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fubfisting of the present illustrious race of Princes, who born and educated in this country would glory in the name of Briton. It may be asked, What probability is there that such an event should ever take place? I answer, the probability is not so distant or ideal as may be generally imagined, considering the great increase of the Royal Family since the accession of his present Majesty; for were the marriage of the Prince of Wales to take place, and were daughters only to arise from such marriage, according to the present law of fucceflion the eldest daughter of his Royal Highness, in whatever part

part of the world she might be settled, or to what Prince or private subject foever she might be united, without an express act of exclusion, would become Queen of England. It is easy to imagine a variety of similar cases, by which the imperial Crown of these realms might be transmitted from family to family, as private estates are feen to do every day under the operation of the fame general law of inheritance. In order to establish an effectual remedy for this great political defect in our constitution, I would humbly propose a revival of the wife and falutary Act of Henry IV. a new Act of Settlement, limiting the fucceflion of the Crowns of Great Britain and Ireland to the heirs male of his Majesty now reigning; and this must be allowed to be a juncture peculiarly favourable to such limitation, as it is not in any degree probable that the Princesses of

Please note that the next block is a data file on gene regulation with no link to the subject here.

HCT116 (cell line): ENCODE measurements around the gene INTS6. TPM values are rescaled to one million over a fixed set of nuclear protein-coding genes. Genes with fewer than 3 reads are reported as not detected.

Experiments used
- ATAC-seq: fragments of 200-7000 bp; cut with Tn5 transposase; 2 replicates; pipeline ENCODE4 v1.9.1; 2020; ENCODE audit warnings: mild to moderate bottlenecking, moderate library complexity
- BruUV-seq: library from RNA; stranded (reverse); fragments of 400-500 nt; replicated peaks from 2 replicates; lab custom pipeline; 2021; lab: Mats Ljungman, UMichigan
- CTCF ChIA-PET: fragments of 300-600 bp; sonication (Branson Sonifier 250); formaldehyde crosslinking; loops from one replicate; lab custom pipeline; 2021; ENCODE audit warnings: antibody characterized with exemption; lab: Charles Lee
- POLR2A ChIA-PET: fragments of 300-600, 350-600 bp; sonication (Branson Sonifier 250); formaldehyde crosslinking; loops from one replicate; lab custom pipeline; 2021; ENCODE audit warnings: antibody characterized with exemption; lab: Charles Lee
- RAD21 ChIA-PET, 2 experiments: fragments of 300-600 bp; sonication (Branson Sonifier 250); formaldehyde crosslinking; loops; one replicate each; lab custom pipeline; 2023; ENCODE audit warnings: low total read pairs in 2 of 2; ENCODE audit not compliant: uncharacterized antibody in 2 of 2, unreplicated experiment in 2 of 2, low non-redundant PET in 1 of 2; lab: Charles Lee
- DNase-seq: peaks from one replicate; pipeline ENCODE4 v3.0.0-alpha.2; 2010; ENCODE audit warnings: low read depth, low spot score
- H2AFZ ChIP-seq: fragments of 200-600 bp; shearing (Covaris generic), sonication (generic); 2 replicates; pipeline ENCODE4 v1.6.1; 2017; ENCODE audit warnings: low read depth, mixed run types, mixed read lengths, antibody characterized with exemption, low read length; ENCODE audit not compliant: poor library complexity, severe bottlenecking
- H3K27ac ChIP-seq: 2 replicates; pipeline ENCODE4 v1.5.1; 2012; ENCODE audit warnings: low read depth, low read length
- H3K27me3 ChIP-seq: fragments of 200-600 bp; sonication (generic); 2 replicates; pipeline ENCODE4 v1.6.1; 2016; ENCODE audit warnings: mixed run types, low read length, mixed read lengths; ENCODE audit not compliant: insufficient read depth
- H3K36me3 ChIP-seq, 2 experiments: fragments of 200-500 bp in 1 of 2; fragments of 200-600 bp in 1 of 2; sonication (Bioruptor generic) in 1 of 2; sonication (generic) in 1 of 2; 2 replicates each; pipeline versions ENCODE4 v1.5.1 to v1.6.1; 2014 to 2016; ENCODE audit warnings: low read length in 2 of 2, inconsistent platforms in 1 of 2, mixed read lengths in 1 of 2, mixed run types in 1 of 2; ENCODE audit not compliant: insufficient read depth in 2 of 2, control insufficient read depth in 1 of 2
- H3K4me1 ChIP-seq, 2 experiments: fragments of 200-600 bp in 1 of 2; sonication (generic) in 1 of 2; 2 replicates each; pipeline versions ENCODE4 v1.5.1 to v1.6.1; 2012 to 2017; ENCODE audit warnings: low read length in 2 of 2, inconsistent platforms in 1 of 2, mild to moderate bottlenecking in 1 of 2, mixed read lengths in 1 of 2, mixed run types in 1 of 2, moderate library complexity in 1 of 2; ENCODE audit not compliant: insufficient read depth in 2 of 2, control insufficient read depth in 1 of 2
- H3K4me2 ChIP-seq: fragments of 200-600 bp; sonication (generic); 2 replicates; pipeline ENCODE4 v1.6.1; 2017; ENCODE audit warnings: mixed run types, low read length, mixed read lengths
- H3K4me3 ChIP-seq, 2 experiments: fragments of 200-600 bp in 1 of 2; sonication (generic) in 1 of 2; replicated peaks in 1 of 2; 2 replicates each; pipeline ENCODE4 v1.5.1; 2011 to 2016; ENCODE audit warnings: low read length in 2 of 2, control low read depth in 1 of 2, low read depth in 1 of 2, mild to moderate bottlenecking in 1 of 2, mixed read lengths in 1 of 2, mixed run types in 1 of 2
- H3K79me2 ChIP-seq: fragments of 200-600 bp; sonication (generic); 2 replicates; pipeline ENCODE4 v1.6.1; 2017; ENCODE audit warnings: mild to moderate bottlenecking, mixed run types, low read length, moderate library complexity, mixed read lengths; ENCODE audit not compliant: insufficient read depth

the Royal House now living can receive any

in. jury from it; and he must be a very scrupulous politician indeed who should found an objection against a measure fo beneficial, upon the loss which


be eventually fustained in consequence of it by persons yet unborn. Indeed, my recollection does not suggest to me any objections which have even a colour of plausibility; but as weak arguments are entitled to fome degree of regard, when more forcible ones are not to be found, it may perhaps be worth while to bestow a moment's attention upon these that follow, which are the best I am able to frame in this case.

Ist, It may be said, that as the monarchy has subsisted so long, and flourished so greatly under the present form, it would be rash and unadvisable to make important innovations upon speculative considerations; at least, as there is no immediate prospect of danger, there can be no immediate necesity for alteration. In answer to this vague and general objection I do not hesitate to acknowledge, that the monarchy has long subfifted and flourished, notwithstanding that great defect in its constitution which I have pointed out; but what then? Are we entitled to infer from this acknowledgment that the defect in question has been productive of no inconvenience to the State? far from it. We know that the long and bloody contests between the two great rival Houses


of York and Lancaster originated from this source. We know that since the termination of those fatal divisions, we have at various times, and in divers instances, been exposed to the most imminent danger by an absurd attachment to the fame antiquated and impolitic maxim. We know that by an obstinate adherence to it, the Crown may, in the space of a very